Immune checkpoint blockade (ICB) represents a paradigm shift in cancer treatment. ICB is effective against several cancer types, including particularly aggressive cancers such as metastatic melanoma. Remarkably, some patients treated with ICB experience durable responses previously unseen in metastatic disease, lasting upwards of 10 years. However, the majority of patients do not respond to ICB or relapse after therapy necessitating a deeper understanding of the molecular determinants of ICB response. Through the proposed work, I will characterize the role of the T cell repertoire in determining response to immune checkpoint blockade. Clinical studies have established a positive correlation between tumor-specific ?neo-antigen? (Ag) burden and response to ICB therapy, suggesting that ICB response is limited by the ability of T cells to recognize tumors. However, these studies also suggest that patients with low neo-Ag load will not benefit from ICB therapy, necessitating sensitizing therapies. I have found that treatment with a receptor activator of nuclear factor kappa-B ligand (RANKL) blocking antibody reduces tumor burden in models with limited neo-Ag repertoires; furthermore, RANKL blockade sensitizes these tumors to ICB therapy, resulting in complete remissions. My collaborator has shown that RANKL blockade inhibits central tolerance by depleting AIRE-medullary epithelial cells (mTECs), leading to the release of self-reactive T cells usually depleted in the thymus. Based on these observations, I hypothesize that temporary inhibition of central tolerance resulting from the depletion of AIRE-expressing mTECs mobilizes self-reactive T cells in the thymus to promote effective T cell-dependent responses against tumors that are otherwise ICB-resistant and/or harbor few somatic mutations (SM-low).
In Aim 1, I will determine if the depletion of AIRE-expressing mTECs caused by RANKL blockade is responsible for the resulting decrease in tumor burden and restored sensitivity to ICB. To do this, I will use a genetic model of AIRE depletion to determine if temporary ablation of AIRE-expressing mTECs is sufficient to recapitulate the anti-tumor effects of RANKL blockade with and without ICB therapy against ICB-resistant and SM-low tumors. I will then characterize the effect of mTEC depletion on the activation and function of the T cells using multi-parameter flow cytometry and deplete T cells in vivo to establish that the anti-tumor effects observed after mTEC depletion are T cell-mediated. In addition, I will use previously characterized tetramers4,5 and peptides6 to determine whether depletion of mTECs mobilizes T cells reactive to known self-Ag epitopes.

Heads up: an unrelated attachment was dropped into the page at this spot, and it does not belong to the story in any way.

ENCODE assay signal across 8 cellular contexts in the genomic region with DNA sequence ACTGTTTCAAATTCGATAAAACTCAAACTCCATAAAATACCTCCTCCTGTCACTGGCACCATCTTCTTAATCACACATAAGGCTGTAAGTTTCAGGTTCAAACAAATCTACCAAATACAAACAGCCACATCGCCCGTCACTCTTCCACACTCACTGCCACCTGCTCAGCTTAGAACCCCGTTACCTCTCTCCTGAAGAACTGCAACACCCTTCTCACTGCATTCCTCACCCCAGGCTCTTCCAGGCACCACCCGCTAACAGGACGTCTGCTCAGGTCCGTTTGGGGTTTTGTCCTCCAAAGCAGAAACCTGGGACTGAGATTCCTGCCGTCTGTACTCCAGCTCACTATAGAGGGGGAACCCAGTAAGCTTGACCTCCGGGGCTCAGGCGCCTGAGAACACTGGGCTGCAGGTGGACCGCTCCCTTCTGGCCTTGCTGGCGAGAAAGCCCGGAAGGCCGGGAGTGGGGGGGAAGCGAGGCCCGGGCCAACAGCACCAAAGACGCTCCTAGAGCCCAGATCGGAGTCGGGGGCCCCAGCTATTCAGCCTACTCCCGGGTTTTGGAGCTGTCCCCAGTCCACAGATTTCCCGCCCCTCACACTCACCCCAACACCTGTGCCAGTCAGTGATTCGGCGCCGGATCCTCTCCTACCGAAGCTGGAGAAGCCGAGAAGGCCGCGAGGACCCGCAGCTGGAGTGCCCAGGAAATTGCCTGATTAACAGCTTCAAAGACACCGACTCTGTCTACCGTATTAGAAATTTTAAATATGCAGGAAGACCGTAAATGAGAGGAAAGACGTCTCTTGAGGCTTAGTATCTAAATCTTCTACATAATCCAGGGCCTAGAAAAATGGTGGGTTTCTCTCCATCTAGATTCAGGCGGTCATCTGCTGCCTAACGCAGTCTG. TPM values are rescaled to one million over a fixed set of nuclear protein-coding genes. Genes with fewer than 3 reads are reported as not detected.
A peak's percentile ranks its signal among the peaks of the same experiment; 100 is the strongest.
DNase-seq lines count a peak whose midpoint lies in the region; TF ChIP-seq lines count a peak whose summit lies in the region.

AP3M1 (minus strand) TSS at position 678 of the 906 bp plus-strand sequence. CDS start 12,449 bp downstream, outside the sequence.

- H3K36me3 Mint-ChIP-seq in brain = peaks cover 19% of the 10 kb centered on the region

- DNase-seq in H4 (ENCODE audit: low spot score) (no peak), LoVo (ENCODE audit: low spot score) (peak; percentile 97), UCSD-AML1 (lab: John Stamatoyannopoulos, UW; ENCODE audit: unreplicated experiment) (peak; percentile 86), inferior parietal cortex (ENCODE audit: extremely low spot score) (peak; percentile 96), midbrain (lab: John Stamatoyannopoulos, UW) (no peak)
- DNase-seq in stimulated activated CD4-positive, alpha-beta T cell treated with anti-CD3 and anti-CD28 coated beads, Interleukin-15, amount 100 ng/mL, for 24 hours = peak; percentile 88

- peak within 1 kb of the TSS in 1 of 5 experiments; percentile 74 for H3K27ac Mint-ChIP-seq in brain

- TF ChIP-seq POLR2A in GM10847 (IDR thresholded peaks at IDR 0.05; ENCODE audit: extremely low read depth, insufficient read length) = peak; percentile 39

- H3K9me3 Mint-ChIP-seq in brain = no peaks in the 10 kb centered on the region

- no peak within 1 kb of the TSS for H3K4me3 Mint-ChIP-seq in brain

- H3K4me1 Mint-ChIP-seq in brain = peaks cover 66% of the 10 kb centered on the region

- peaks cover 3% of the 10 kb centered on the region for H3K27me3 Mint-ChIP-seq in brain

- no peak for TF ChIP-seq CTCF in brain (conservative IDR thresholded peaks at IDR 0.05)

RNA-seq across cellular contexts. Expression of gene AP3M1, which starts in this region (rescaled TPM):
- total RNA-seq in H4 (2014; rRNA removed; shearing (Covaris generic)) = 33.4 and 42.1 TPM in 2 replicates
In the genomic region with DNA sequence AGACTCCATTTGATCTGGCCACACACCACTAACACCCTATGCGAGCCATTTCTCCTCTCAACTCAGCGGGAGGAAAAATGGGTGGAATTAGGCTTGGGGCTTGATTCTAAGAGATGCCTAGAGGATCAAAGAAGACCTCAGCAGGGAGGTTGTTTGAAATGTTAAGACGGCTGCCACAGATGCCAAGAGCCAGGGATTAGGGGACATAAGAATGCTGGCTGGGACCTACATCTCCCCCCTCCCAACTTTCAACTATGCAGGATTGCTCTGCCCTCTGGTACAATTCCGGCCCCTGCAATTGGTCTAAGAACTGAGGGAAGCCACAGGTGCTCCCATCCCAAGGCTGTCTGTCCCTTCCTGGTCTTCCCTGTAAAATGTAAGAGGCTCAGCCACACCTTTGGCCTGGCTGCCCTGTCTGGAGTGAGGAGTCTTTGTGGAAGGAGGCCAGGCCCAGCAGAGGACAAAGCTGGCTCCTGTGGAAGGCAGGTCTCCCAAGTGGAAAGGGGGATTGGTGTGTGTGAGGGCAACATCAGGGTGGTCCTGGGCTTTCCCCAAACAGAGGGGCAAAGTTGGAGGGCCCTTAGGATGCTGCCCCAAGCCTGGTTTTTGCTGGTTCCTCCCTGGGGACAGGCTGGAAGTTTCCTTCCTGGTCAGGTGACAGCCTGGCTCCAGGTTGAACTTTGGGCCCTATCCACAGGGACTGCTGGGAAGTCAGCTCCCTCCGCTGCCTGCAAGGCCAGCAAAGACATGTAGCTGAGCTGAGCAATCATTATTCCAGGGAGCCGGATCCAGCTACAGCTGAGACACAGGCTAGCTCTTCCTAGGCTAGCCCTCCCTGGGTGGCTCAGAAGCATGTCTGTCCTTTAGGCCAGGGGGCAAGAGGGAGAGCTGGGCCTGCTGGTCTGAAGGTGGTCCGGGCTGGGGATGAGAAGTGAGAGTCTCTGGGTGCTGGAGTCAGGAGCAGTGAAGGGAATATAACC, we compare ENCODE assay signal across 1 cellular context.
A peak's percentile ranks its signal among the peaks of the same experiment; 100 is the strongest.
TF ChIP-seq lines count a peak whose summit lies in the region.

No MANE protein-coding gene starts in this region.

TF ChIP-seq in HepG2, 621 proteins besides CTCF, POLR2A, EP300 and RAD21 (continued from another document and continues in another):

In Aim 2, I will characterize the fate and function of T cells that are generated during the period of mTEC depletion after RANKL blockade. Using Rag2-GFP mice, I will isolate GFP+ recent thymic emigrants (RTEs), and adoptively transfer them to congenic recipients to establish the extent to which the transferred RTEs participate in tumor responses. I will concurrently determine if these transferred RTEs are enriched for self- reactive T cells. In addition, I will use bioinformatic approaches to test if either self-Ags, neo-Ags, or both are depleted as a result of RANKL blockade with and without ICB therapy. If these Ags are depleted, I will functionally validate their depletion in future studies to establish novel antigen prediction pipelines. These studies will provide key insight into the role of the T cell repertoire in cancer immunotherapy. Furthermore, RANKL blockade therapy (Denosumab) is already clinically approved; therefore, I expect that this work will directly contribute to improved patient outcomes.
Immune checkpoint blockade (ICB), the use of antibody-based therapeutics that block inhibitory signals on T cells, has resulted in unprecedented durable responses against aggressive tumors. However, most patients do not respond to ICB or relapse after treatment. The proposed project aims to determine if the T cell repertoire limits response to ICB and if the repertoire can be therapeutically expanded to improve response.